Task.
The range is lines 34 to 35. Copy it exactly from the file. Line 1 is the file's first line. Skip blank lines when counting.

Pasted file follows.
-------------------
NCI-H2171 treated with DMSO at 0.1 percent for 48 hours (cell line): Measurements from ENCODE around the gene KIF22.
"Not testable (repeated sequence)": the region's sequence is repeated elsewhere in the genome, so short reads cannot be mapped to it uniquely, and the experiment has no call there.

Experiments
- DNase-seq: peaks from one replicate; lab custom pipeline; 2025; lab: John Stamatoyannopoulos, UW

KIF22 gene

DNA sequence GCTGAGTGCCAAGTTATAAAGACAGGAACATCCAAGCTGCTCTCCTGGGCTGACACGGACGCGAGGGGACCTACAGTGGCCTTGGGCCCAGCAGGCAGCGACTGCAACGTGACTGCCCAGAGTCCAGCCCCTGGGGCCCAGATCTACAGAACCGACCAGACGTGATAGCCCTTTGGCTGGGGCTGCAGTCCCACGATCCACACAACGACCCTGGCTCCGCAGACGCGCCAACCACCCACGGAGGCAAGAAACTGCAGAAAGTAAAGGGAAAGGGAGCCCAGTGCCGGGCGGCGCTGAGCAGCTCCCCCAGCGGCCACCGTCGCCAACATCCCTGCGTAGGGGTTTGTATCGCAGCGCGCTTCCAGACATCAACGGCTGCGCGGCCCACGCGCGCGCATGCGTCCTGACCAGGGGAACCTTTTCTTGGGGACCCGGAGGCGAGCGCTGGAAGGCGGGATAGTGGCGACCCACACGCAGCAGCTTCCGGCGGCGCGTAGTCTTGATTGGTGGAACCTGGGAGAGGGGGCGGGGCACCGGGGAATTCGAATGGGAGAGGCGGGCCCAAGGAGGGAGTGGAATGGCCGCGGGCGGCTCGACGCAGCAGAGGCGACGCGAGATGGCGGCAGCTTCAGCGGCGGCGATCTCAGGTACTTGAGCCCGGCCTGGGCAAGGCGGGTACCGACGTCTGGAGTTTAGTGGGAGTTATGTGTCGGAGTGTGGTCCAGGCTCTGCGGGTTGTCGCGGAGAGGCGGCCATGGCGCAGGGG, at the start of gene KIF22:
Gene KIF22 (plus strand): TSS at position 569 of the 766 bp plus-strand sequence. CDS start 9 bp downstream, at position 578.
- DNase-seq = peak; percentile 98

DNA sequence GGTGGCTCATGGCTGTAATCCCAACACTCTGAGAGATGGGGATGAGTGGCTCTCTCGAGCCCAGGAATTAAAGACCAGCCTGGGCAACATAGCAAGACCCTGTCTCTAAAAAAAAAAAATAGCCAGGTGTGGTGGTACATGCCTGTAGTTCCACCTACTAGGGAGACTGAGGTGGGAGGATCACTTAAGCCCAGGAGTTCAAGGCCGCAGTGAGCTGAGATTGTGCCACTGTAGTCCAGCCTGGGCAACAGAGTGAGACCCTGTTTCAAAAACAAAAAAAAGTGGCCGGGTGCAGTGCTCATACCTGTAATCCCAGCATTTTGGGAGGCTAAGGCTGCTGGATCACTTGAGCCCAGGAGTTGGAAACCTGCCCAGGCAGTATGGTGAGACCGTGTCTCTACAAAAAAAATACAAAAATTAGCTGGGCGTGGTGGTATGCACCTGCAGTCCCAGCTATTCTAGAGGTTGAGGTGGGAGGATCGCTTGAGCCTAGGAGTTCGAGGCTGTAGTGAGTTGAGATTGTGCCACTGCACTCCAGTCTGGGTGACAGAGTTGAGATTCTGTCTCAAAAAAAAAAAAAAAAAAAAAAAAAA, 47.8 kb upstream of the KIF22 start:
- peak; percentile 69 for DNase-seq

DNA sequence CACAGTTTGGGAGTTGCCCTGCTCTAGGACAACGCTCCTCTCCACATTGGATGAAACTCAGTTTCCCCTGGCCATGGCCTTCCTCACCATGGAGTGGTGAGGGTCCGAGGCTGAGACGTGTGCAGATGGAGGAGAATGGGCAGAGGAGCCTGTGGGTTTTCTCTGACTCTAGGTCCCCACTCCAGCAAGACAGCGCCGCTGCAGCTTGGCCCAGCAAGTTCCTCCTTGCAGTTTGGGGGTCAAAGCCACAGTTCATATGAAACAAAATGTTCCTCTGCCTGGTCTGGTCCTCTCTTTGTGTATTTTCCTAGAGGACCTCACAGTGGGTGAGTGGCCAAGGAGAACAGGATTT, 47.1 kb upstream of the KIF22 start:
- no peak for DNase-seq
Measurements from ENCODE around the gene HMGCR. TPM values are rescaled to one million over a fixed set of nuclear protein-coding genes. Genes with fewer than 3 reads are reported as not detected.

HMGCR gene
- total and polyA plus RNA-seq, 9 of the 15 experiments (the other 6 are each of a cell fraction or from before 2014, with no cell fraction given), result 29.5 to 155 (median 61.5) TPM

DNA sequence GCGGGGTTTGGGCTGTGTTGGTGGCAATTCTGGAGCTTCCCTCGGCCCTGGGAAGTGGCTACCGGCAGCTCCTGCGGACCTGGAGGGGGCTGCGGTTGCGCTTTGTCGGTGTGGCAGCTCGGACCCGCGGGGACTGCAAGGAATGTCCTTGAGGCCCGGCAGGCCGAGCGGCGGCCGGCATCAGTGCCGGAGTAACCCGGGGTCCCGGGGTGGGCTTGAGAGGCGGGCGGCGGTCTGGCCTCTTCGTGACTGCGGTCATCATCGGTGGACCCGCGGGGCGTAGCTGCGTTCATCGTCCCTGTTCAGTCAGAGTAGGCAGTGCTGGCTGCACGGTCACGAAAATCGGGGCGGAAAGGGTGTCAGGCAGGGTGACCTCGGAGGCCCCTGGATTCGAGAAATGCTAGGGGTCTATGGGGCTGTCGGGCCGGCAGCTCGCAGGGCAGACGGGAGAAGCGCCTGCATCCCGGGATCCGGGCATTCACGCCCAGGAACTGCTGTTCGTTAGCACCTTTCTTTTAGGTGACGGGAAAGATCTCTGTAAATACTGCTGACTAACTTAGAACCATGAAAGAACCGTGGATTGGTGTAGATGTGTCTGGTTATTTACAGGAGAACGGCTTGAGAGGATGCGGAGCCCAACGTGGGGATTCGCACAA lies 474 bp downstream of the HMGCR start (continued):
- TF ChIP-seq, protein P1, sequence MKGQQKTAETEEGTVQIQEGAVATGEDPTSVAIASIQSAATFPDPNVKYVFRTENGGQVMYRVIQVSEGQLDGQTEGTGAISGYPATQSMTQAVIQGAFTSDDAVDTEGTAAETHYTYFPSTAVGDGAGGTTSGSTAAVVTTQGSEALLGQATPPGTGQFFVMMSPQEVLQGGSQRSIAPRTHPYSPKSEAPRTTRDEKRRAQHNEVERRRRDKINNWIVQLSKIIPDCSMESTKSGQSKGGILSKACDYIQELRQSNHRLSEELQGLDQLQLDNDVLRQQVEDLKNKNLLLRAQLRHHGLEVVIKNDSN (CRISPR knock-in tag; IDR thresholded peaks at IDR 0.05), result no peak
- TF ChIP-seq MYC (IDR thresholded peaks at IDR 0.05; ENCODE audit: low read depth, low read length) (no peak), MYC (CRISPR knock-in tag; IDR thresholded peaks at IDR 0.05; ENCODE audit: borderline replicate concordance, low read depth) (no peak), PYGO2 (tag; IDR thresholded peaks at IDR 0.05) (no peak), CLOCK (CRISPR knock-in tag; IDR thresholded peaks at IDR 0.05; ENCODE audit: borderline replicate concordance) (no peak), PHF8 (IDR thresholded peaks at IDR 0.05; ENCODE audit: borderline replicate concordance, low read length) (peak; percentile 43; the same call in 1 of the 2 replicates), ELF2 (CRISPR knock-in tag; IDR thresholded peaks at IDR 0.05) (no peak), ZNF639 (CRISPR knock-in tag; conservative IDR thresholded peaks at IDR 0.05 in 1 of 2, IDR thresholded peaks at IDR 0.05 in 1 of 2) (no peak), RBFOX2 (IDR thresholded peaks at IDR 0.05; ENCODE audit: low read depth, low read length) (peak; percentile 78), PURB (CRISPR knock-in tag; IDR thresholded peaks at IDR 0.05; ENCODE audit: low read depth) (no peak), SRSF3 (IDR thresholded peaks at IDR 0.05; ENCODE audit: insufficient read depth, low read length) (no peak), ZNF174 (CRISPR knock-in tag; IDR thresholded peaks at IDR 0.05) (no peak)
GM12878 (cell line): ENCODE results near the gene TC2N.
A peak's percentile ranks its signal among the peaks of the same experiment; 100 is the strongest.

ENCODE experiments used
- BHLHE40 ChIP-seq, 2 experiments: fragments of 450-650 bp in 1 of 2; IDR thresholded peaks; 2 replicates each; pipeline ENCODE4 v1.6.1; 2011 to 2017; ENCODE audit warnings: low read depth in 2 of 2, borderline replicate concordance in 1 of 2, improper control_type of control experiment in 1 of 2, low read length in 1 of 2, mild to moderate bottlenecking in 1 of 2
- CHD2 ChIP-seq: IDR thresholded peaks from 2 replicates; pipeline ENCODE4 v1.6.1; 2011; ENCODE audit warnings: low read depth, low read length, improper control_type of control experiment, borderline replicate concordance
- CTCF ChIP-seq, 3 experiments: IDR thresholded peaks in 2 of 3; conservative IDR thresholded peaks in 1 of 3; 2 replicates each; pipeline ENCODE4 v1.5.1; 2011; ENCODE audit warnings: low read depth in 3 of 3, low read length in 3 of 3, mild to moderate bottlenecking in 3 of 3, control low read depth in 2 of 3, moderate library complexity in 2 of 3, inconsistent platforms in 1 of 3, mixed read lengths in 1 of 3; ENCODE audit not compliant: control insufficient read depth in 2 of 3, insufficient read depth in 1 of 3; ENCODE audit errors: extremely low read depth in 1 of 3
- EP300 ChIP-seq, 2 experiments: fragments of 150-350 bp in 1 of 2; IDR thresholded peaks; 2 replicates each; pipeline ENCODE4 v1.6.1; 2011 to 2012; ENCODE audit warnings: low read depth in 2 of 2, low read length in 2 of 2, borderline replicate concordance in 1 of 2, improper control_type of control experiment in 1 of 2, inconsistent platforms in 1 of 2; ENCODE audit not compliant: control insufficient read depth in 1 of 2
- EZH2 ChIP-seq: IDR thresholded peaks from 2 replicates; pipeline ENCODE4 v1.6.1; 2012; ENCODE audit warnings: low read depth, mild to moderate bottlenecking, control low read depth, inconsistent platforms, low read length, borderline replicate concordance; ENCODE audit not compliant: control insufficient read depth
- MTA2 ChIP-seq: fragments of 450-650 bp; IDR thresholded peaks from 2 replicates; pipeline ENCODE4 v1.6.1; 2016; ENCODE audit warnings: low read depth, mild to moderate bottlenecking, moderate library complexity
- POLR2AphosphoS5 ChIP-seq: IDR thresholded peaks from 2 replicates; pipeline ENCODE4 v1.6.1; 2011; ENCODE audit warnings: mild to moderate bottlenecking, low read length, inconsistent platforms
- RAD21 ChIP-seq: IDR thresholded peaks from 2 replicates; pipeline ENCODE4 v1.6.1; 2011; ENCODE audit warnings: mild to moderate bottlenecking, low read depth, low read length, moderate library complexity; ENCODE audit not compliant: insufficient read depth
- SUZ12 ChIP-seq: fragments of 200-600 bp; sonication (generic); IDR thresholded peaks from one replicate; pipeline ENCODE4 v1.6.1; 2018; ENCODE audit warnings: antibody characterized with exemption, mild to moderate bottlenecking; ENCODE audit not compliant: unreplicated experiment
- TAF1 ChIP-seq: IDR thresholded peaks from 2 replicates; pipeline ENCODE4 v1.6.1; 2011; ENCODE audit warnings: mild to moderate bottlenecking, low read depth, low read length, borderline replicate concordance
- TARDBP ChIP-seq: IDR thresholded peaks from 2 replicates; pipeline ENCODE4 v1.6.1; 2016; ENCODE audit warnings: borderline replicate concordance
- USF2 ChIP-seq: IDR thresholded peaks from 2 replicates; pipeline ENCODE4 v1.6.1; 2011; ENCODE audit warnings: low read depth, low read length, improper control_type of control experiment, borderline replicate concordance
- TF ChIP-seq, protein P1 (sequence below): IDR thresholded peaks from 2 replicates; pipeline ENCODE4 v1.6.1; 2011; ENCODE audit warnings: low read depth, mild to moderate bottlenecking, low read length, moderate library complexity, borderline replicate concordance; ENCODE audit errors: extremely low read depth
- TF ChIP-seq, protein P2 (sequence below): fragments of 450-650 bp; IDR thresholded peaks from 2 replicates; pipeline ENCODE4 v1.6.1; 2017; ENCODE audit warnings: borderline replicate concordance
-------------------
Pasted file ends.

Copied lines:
- TF ChIP-seq, protein P1 (sequence below): IDR thresholded peaks from 2 replicates; pipeline ENCODE4 v1.6.1; 2011; ENCODE audit warnings: low read depth, mild to moderate bottlenecking, low read length, moderate library complexity, borderline replicate concordance; ENCODE audit errors: extremely low read depth
- TF ChIP-seq, protein P2 (sequence below): fragments of 450-650 bp; IDR thresholded peaks from 2 replicates; pipeline ENCODE4 v1.6.1; 2017; ENCODE audit warnings: borderline replicate concordance